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Why active?

At Everyone Active we believe that all activity is good for you. Any type of physical activity can positively impact your health and happiness! 10 minutes of activity is better than nothing at all, so start building up your physical activity levels and see what you can achieve. We are here to help and encourage you to be active and in this web site we have designed a range of tools to help – from your activity planner to your personalised points target; from training plans to video classes that help you achieve your goal; from congratulations badges to daily email activity reminders to help keep you motivated and so much more. But why be active at all? There are lots of reasons to ensure physical activity becomes a part of your life:  

Get active your way!

Any type of physical activity can positively impact on your health. The key to maximising the benefits, is the intensity that you are working to. The recommended activity levels in the UK for adults (19-64 years of age) are to aim for a minimum of 150 minutes of moderate intensity activity or 75 minutes of vigorous intensity activity each week. An easy way to break down your 150 minutes is into 5 lots of 30 minutes of moderate intensity activity across the week. Moderate intensity activity is any activity that raises your heart rate and causes you to break into a slight sweat. A great way to gauge whether or not you’re working at a moderate intensity is if you can speak a full sentence without running out of breath but you can’t sing a song without feeling breathless! Great examples of moderate intensity activity include:
  • Brisk walking
  • A leisurely swim
  • Riding a bike on a flat route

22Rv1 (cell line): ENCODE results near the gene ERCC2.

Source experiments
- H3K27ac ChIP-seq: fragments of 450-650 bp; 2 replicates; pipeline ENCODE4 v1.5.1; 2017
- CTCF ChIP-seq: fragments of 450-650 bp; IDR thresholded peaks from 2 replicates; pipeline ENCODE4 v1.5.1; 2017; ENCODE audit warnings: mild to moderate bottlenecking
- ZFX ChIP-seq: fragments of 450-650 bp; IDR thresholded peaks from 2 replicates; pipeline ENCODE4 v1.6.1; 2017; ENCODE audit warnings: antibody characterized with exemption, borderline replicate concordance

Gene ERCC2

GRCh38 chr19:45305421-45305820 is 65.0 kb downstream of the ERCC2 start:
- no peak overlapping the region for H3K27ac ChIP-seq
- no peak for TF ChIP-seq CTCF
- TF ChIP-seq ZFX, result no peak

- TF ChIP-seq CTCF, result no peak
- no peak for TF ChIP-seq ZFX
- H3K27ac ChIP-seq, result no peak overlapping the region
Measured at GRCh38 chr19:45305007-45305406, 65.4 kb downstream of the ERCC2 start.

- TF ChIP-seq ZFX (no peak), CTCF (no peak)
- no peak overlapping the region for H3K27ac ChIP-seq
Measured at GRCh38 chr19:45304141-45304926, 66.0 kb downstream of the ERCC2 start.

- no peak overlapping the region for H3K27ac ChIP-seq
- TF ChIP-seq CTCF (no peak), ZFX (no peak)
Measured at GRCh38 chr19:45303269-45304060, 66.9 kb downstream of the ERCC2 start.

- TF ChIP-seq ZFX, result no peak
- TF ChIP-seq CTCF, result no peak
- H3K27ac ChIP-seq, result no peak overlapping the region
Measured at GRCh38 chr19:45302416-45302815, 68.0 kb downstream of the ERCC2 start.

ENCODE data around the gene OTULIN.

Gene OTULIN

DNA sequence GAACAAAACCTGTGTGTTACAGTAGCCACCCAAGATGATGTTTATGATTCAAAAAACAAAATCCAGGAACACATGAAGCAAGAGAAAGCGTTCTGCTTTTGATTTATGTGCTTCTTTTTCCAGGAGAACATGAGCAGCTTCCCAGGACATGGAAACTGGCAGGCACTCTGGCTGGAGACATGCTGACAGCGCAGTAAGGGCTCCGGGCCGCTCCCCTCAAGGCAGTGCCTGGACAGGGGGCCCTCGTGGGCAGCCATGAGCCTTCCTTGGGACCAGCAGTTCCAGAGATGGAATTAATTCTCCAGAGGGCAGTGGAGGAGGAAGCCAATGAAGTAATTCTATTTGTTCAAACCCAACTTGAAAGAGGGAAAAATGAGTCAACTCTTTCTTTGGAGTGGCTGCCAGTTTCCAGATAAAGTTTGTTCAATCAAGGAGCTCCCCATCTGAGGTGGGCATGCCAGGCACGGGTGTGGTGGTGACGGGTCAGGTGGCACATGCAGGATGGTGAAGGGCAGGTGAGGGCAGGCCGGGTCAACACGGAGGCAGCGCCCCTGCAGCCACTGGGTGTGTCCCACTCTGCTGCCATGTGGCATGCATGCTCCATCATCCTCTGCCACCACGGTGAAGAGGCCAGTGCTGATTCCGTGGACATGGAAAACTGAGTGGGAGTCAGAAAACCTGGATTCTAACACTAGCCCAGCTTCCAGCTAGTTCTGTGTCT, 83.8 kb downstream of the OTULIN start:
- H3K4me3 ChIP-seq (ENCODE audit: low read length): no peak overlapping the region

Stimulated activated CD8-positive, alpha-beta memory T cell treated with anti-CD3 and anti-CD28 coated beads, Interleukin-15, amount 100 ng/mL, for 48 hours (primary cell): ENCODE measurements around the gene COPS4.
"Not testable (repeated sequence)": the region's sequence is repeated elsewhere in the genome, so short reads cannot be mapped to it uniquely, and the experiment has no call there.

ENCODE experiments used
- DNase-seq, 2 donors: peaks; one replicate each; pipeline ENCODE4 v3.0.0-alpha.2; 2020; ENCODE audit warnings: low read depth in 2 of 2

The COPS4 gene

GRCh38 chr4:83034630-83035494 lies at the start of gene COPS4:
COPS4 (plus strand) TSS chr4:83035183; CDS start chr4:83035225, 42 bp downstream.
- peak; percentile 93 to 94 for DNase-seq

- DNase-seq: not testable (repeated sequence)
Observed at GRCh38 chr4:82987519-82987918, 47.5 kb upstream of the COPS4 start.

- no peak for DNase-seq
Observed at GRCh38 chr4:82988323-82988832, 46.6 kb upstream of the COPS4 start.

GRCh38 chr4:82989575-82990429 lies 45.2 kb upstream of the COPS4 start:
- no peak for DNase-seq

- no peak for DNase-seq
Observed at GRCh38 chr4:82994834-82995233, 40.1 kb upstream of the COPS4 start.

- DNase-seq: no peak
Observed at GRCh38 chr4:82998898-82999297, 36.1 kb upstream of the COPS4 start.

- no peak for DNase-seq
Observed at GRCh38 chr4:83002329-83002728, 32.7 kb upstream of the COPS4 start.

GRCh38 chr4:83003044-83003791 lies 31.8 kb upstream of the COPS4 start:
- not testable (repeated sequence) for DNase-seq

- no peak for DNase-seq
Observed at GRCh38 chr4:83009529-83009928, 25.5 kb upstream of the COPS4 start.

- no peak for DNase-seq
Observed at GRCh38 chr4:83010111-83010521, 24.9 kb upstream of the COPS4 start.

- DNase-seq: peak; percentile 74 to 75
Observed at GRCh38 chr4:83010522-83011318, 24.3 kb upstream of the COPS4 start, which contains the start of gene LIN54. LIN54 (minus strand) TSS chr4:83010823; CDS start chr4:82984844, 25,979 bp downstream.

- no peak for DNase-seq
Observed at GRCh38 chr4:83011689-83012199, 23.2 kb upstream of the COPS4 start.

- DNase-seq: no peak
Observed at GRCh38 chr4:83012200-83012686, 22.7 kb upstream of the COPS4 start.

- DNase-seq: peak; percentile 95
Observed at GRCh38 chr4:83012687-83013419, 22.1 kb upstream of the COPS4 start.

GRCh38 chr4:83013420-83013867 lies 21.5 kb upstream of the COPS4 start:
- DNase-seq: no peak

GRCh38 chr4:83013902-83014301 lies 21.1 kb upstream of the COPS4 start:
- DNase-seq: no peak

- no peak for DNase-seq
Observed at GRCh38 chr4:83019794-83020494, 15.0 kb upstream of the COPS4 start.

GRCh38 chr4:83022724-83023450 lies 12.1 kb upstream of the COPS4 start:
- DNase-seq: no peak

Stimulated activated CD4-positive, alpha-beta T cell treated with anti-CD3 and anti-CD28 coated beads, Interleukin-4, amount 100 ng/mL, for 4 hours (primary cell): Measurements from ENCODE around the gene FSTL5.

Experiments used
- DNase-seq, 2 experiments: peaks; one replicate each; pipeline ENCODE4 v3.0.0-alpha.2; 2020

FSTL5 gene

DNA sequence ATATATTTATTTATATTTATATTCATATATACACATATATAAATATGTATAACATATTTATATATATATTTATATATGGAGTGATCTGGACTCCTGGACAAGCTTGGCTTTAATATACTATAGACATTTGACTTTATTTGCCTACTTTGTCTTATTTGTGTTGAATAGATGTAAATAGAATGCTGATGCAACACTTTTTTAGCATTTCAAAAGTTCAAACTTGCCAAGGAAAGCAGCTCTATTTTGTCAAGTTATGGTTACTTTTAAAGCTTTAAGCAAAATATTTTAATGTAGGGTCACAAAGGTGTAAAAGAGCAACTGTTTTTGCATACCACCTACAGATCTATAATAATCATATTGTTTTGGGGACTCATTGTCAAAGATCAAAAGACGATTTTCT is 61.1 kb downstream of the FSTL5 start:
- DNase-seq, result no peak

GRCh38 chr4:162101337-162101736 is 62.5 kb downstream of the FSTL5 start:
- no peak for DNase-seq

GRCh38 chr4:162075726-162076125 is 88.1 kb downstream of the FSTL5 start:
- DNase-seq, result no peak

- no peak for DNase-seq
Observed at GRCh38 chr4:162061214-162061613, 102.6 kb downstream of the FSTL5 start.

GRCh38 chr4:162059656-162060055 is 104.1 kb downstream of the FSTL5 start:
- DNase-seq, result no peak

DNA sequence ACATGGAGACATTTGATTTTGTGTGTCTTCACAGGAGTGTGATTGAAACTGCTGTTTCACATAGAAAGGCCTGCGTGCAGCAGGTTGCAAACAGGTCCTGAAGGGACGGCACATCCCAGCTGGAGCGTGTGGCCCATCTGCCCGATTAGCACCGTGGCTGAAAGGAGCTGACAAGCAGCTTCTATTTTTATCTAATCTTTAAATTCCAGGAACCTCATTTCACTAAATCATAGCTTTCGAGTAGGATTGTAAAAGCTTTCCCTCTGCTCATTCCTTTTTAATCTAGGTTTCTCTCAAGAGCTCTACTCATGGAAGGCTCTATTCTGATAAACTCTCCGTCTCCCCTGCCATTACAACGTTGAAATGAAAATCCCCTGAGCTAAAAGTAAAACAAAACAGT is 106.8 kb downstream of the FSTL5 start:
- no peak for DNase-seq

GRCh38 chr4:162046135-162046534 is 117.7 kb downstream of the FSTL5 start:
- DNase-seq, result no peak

• Playing doubles in badminton or tennis
  • Pushing a lawn mower
  • Dancing
If you struggle to find the time to complete 30 minutes of activity in one go, you can break it down. You will still gain the health benefits you are working towards by breaking the activity down into blocks of 10 minutes. A brisk walk to the shops for 10 minutes and then 10 minutes back again and run around with your children in the park for 10 minutes and you’ve reached your 30 minutes! Vigorous intensity activity is anything that causes you to breathe more heavily, raise your heart rate significantly, work up a sweat and mean you can only speak in short sentences. To achieve your 75 minutes each week you can break this down into 15 minutes of vigorous intensity activity 5 times a week. Great examples of vigorous intensity activity include:
    • Powerwalking
    • Hiking uphill
    • Jogging or running
    • Lap swimming at a fast pace
    • Cycling at more than 10 miles an hour
    • Gardening – digging or hoeing
    • Most sports
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Health benefits/Reduced risk of disease

There is an overwhelming amount of evidence to support the health benefits of participating in regular physical activity. Reports from the World Health Organisation (2010) demonstrate that people who do regular physical activity have:
  • up to a 35% lower risk of coronary heart disease and stroke
  • up to a 50% lower risk of type 2 diabetes
  • up to a 50% lower risk of colon
  • up to a 20% lower risk of breast cancer
  • a 30% lower risk of early death
  • up to an 83% lower risk of osteoarthritis
  • up to a 68% lower risk of hip fracture
  • a 30% lower risk of falls (among older adults)
  • up to a 30% lower risk of depression